A Committee of peers in the House of Lords has concluded that there is no convincing case for the creation of a central bank digital currency in the UK.
The Economic Affairs Committee found that while a CBDC may provide some advantages, it could present significant challenges for financial stability and the protection of privacy.
The Bank of England and HM Treasury have been actively pursuing the case for a CBDC, dubbed Britcoin, due to the declining use of cash and the threats to monetary sovereignty posed by private digital currencies.
The upper chamber of the House of Commons commenced its inquiry into the issue in November, taking evidence from the Bank of England and senior banking officials.
Lord Forsyth of Drumlean, Committe Chair, comments: “We took evidence from a variety of witnesses and none of them were able to give us a compelling reason for why the UK needed a central bank digital currency. The concept seems to present a lot of risk for very little reward. We concluded that the idea was a solution in search of a problem.”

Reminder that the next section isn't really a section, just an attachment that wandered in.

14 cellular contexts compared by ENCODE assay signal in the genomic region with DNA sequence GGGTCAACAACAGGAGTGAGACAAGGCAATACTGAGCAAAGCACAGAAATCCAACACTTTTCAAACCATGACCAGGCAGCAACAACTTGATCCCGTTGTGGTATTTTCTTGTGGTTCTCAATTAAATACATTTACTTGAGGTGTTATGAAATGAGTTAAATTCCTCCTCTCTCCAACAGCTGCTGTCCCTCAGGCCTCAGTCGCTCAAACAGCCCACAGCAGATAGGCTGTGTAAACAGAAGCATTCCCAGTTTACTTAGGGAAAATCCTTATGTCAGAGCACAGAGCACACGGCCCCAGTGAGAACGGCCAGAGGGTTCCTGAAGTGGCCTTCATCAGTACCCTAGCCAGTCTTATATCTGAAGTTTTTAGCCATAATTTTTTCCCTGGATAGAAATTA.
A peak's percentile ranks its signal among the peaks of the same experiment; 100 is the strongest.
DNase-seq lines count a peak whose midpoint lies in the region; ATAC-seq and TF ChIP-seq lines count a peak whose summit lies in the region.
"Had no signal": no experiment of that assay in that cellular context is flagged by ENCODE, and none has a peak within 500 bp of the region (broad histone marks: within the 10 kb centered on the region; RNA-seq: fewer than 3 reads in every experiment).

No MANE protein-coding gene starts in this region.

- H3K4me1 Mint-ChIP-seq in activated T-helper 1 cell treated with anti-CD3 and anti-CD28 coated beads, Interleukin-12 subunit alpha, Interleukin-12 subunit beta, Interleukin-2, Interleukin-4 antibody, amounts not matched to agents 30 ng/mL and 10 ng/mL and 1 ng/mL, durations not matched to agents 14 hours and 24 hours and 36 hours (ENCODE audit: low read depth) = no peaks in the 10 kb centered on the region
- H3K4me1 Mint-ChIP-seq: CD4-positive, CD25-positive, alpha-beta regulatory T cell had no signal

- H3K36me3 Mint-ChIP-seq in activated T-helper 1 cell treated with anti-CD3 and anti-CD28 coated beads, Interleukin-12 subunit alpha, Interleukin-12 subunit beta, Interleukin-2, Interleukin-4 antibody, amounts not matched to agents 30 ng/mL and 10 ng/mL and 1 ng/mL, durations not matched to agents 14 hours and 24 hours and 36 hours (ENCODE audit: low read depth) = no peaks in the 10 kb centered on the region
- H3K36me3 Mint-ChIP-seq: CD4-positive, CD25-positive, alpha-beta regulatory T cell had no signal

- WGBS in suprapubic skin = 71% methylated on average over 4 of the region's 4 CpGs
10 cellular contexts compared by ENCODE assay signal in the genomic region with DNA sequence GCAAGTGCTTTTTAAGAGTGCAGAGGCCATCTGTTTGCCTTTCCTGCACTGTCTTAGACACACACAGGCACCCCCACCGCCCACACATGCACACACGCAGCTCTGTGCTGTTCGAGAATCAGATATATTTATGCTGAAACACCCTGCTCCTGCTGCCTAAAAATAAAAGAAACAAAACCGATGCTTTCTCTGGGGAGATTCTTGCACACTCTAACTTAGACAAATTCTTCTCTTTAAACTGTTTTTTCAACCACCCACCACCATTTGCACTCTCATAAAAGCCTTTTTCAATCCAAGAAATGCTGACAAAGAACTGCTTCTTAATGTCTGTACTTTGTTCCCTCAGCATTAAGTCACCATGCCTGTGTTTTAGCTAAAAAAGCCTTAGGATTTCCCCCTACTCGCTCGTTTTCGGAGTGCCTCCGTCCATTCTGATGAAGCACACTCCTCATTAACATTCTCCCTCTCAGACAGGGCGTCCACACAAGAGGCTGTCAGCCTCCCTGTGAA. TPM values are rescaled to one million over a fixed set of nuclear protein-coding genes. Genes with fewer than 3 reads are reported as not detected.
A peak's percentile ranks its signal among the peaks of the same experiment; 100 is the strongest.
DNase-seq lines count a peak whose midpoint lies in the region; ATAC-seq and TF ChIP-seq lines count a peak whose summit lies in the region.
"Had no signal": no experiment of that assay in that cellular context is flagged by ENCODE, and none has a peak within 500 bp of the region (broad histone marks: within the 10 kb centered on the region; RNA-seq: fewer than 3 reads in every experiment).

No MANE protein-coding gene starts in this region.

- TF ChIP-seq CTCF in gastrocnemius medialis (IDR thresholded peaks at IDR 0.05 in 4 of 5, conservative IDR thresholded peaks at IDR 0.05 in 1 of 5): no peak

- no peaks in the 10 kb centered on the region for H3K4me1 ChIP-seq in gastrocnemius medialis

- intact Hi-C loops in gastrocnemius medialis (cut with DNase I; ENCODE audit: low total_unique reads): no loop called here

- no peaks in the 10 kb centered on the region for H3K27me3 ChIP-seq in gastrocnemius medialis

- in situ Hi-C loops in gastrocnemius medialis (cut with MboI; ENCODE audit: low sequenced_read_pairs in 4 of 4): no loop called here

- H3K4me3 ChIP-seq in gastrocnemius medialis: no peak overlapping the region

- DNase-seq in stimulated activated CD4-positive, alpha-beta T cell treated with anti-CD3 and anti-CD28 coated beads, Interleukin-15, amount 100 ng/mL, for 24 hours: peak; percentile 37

In publishing its report, the Committee expresses a view that the creation of a retail CBDC could lead to a run on bank deposits in times of economic stress and could also draw the Bank of England into controversial debates on privacy and state surveillance.
Security risks, both from the pilfering of individual accounts and hostile attacks on the centralised CBDC ledger, were also highlighted.
States Forsyth: “The introduction of a UK central bank digital currency would have far-reaching consequences for households, businesses, and the monetary system. We found the potential benefits of a digital pound, as set out by the Bank of England, to be overstated or achievable through less risky alternatives."